The history of viticulture in Málaga stretches back to the Bronze age, when 3,000 years ago Phoenician traders transplanted Muscat of Alexandria from Egypt to Spain. These were the first vineyards ever planted in Spain, around the village of Malaka (present day Málaga), which they founded as well.
Muscat of Alexandria is the oldest clone worldwide of the Muscat varietal. It is the original Muscat, which was cultivated extensively around Alexandria, Egypt, and planted in Málaga by Phoenician traders 3,000 years ago. Muscat of Alexandria is one of the world’s only remaining ancient (genetically uncrossed) grape varieties and the most important for commercial wine production. The vineyards of Málaga are perhaps the most extreme and dangerous in Europe, due to the decomposed slate soils, and inclines of up to 70˚. The vast majority of steep vineyards in Europe have terraces or are mechanized in some way to protect workers and assist with harvest. The vineyards in Málaga have remained untouched. All pruning and harvesting is done by hand, and mules carry six 15kg boxes up the slopes at a time. An absolutely heroic form of viticulture.
The soils are extremely harsh and poor, characterized by decomposed schist (slate intermixed with quartz.) These soils are extremely slippery and make vineyard work very dangerous as the pieces of slate are extremely sharp.
Primary source records exist from 600BC, when the Greeks controlled this area, that reference local viticulture. The Romans expanded viticulture in the area, and fermentation tanks from Roman times have been discovered across the region. In the 11th century, an Arab historical geographer wrote about “the mountains covered with vines, uninterrupted as far as Mt. Xolar, results in one of the most beautiful views in the world.” Although production of wine was originally banned under Moorish rule, after realizing the economic importance of wine production and tasting the wines, the rulers claimed the alcoholic drink was a medicine, and consumed it as such.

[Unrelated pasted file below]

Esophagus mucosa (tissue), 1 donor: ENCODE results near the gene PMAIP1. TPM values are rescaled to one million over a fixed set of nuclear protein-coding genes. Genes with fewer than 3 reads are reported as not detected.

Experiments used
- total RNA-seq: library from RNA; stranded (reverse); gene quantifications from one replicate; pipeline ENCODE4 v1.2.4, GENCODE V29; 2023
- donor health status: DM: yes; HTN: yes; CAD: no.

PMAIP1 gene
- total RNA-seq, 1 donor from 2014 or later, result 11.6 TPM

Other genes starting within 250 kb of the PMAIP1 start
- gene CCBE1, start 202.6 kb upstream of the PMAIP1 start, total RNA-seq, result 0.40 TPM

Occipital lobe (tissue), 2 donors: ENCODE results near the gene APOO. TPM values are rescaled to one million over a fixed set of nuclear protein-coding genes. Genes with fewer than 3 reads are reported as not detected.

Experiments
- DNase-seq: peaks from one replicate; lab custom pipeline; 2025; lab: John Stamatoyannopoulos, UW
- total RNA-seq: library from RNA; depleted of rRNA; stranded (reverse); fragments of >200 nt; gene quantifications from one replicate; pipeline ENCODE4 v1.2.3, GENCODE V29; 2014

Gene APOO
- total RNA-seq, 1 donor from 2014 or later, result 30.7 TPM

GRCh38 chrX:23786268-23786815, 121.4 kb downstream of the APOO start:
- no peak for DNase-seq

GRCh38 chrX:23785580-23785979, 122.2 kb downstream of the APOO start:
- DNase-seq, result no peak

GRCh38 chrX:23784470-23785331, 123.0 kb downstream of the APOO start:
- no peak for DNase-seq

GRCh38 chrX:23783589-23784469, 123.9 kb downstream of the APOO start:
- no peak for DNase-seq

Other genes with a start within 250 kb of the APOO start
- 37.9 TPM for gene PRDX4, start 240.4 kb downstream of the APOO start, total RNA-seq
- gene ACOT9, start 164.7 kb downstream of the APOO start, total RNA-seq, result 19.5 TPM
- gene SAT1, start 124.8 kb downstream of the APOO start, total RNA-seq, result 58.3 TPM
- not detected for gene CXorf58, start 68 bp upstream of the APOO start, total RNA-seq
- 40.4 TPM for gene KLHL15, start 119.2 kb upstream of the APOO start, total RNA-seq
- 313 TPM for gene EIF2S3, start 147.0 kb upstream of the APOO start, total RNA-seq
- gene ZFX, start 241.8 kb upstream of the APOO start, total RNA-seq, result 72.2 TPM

In the year 1214, King Phillipe Augustus of France held a wine fair in Paris, where he tasted wines international wines for two months. He awarded the top honors to a wine from Cyprus, and second honors to a Moscatel from Málaga.
In 1502, after the Reconquista, Queen Isabella and King Ferdinand realized the economic potential of the Málaga wine export industry, and nationalized it, establishing the first Spanish brotherhood of vine growers – “Hermandad de Viñeros” in Málaga. Essentially – Spain’s first D.O.
By 1622, the historian Martin Roa estimated that of the 20,000 barrels produced in the region, 15,000 were exported by ship to ports around the world. Additional historical proof can be found in the auction notes of James Christie on Sept 7, 1769 which list the sale of 400 dozen bottles of Oloroso Madeira, Hock Añejo, Burgundy, Calcavellas, Malaga, and Tent.
(click on region for additional information)